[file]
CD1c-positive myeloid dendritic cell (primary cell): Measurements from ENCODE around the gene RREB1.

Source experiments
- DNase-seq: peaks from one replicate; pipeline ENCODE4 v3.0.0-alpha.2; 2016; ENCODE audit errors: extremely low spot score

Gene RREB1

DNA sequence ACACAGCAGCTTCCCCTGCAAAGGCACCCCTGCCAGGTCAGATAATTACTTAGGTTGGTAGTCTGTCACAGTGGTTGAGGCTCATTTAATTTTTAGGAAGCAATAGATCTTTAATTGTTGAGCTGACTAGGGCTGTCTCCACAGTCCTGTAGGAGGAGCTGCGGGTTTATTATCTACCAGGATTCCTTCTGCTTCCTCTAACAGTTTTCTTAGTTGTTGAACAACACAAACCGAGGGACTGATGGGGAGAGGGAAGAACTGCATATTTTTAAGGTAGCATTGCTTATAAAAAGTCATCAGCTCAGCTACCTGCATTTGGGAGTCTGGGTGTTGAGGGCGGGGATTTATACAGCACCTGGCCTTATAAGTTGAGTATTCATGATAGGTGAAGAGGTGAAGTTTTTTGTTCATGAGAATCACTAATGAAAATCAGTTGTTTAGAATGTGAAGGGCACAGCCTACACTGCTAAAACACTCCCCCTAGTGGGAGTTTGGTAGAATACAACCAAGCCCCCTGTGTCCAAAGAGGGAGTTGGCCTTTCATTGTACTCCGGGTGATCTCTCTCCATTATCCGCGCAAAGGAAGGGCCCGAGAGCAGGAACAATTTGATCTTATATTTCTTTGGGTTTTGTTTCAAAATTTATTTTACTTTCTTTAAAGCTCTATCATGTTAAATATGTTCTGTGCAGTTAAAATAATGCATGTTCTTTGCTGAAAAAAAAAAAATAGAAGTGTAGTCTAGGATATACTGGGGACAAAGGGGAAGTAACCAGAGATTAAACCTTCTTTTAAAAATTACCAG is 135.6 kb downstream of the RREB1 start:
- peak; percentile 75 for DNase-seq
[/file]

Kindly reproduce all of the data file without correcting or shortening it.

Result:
CD1c-positive myeloid dendritic cell (primary cell): Measurements from ENCODE around the gene RREB1.

Source experiments
- DNase-seq: peaks from one replicate; pipeline ENCODE4 v3.0.0-alpha.2; 2016; ENCODE audit errors: extremely low spot score

Gene RREB1

DNA sequence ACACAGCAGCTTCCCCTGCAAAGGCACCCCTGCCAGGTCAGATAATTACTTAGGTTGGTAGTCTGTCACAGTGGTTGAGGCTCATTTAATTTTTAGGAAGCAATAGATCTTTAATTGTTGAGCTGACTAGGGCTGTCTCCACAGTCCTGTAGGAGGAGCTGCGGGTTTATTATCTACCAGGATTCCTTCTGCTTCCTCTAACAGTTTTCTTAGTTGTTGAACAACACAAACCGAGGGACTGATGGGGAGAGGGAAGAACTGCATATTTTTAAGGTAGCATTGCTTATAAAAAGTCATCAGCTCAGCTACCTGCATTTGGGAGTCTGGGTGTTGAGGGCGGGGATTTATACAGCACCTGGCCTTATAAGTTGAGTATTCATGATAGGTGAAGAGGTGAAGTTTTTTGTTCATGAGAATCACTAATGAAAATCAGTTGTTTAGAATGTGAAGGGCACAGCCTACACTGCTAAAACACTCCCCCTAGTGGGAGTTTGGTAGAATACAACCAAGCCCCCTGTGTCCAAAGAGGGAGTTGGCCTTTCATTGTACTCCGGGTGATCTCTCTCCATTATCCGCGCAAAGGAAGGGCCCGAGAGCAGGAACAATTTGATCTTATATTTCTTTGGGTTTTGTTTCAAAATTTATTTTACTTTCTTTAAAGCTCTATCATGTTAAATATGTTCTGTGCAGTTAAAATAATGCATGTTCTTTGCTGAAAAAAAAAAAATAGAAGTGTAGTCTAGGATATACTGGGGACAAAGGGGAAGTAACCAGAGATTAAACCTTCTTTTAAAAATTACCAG is 135.6 kb downstream of the RREB1 start:
- peak; percentile 75 for DNase-seq